I tell my clients to keep all of their financial records for at least seven years after their bankruptcy case is filed.
If you fail to keep your financial records for a reasonable time after the bankruptcy case is filed, it is conceivable that a creditor could request documents that you should be able to provide. If you fail to produce the records, your entire discharge could be denied. In 99 percent of all bankruptcy cases, I can’t imagine this ever happening.
However, I recently attended the Southeastern Bankruptcy Law Institute in Atlanta, Georgia. At this bankruptcy seminar, a bankruptcy judge from Missouri described a case where the debtor was the brother of a famous tennis player. This debtor had earned huge sums of money managing his brother’s tennis career. Unfortunately, he had also made some bad real estate investments.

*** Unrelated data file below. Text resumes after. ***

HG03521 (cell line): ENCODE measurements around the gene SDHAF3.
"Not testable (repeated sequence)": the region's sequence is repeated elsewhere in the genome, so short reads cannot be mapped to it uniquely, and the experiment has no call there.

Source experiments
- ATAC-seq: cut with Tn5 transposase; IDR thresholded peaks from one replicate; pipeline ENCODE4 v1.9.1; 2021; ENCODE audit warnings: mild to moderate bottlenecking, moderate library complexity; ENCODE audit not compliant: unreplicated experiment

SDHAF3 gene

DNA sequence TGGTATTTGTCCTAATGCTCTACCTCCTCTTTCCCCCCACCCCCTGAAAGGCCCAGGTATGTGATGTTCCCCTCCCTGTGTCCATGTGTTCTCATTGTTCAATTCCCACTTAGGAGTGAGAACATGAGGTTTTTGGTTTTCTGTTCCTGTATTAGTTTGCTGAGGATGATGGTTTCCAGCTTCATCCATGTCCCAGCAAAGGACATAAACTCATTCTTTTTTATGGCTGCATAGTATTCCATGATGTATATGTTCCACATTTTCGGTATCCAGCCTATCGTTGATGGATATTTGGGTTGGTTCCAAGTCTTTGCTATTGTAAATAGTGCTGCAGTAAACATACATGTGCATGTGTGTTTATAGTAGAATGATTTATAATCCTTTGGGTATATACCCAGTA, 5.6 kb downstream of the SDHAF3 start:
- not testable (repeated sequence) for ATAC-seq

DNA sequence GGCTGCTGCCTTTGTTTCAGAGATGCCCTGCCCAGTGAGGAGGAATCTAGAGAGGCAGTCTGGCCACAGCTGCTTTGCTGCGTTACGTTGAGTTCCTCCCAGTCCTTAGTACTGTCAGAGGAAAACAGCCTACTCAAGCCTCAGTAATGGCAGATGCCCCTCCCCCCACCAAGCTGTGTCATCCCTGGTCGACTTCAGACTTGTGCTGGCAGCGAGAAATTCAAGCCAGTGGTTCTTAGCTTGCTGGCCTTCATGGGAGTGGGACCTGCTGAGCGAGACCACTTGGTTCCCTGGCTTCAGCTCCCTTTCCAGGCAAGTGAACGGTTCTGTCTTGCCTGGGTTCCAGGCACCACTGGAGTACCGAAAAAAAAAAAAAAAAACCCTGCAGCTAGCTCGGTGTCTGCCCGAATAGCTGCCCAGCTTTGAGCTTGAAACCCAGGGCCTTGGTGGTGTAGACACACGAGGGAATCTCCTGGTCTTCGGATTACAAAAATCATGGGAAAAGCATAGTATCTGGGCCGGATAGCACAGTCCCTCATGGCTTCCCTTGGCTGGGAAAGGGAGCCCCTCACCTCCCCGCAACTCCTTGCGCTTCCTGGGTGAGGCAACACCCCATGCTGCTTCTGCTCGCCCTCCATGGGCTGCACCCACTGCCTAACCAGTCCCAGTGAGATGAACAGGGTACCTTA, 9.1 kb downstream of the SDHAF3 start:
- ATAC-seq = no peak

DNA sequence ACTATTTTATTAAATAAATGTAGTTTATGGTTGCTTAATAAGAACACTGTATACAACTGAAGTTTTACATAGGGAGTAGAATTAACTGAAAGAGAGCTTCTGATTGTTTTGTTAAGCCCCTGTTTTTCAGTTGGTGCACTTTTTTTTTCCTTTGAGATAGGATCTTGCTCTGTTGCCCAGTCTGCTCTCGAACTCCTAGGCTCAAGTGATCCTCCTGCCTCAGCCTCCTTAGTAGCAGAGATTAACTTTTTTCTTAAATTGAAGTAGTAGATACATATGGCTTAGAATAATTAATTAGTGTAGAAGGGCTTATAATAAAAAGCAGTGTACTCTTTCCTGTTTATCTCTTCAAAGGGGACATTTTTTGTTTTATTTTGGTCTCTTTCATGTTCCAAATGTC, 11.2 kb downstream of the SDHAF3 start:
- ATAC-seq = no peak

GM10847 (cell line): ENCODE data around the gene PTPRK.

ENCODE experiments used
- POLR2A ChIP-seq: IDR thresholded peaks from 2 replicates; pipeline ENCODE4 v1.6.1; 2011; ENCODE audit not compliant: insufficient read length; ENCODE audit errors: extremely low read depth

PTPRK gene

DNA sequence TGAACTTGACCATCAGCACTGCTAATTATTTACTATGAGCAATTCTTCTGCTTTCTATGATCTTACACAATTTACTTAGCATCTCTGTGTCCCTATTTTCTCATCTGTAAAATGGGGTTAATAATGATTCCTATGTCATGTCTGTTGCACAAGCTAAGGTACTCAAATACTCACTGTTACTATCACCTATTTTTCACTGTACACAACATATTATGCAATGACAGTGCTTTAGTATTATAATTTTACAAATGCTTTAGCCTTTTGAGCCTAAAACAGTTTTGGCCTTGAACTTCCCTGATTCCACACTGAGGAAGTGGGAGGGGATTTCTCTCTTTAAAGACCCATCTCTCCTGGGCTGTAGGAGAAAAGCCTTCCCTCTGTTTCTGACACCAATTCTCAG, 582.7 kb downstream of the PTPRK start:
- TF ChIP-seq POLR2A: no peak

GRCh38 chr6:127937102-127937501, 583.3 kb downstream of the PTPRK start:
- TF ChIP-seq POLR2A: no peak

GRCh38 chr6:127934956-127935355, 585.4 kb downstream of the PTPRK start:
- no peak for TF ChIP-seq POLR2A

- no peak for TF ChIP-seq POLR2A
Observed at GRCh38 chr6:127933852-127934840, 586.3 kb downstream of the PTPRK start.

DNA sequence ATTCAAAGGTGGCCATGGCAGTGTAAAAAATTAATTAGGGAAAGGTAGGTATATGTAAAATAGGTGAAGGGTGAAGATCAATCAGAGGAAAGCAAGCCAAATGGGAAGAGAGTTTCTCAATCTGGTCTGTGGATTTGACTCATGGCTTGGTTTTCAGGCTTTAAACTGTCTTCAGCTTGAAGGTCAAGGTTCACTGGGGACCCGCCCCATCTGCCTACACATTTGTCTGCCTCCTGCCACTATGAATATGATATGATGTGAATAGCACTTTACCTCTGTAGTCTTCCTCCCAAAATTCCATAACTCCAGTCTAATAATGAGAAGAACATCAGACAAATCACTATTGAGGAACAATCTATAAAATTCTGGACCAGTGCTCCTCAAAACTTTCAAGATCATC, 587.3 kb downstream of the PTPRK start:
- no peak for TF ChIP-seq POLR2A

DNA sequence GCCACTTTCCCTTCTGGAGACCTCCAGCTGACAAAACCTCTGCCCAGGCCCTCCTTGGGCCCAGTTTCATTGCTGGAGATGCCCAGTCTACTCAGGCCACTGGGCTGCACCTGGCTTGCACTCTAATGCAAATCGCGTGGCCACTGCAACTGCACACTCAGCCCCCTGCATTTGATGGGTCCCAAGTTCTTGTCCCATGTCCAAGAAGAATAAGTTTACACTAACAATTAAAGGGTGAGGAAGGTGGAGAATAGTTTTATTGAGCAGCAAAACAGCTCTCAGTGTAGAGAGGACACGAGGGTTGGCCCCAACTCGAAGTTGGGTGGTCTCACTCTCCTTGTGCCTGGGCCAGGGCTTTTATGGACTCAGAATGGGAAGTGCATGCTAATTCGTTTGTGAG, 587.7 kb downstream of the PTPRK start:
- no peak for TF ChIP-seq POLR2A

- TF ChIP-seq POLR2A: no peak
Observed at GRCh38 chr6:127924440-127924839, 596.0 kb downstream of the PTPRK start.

In this case, the mortgage company evicted the debtor from his house. The debtor faced the challenge of moving lots of stuff from a big house to a much smaller one. His friends came out of the woodwork to help him get his stuff out. Unfortunately, in the confusion of rushing the move, his financial records were lost.
When a creditor demanded to review his financial records, this debtor was not able to comply with the demand. As a result, his entire Chapter 7 was dismissed. “I lost my stuff in the move” did not work back then and I don’t think it would work today either.
In this day and age, we have the benefit of modern scanners. Scan everything you can and don’t lose the disc! Have a back-up to your back-up.
Having quick reliable access to supporting documentation for your bankruptcy not only protects you from creditor attacks, it also makes life much easier if your case is selected by the United States Bankruptcy Trustee for an audit.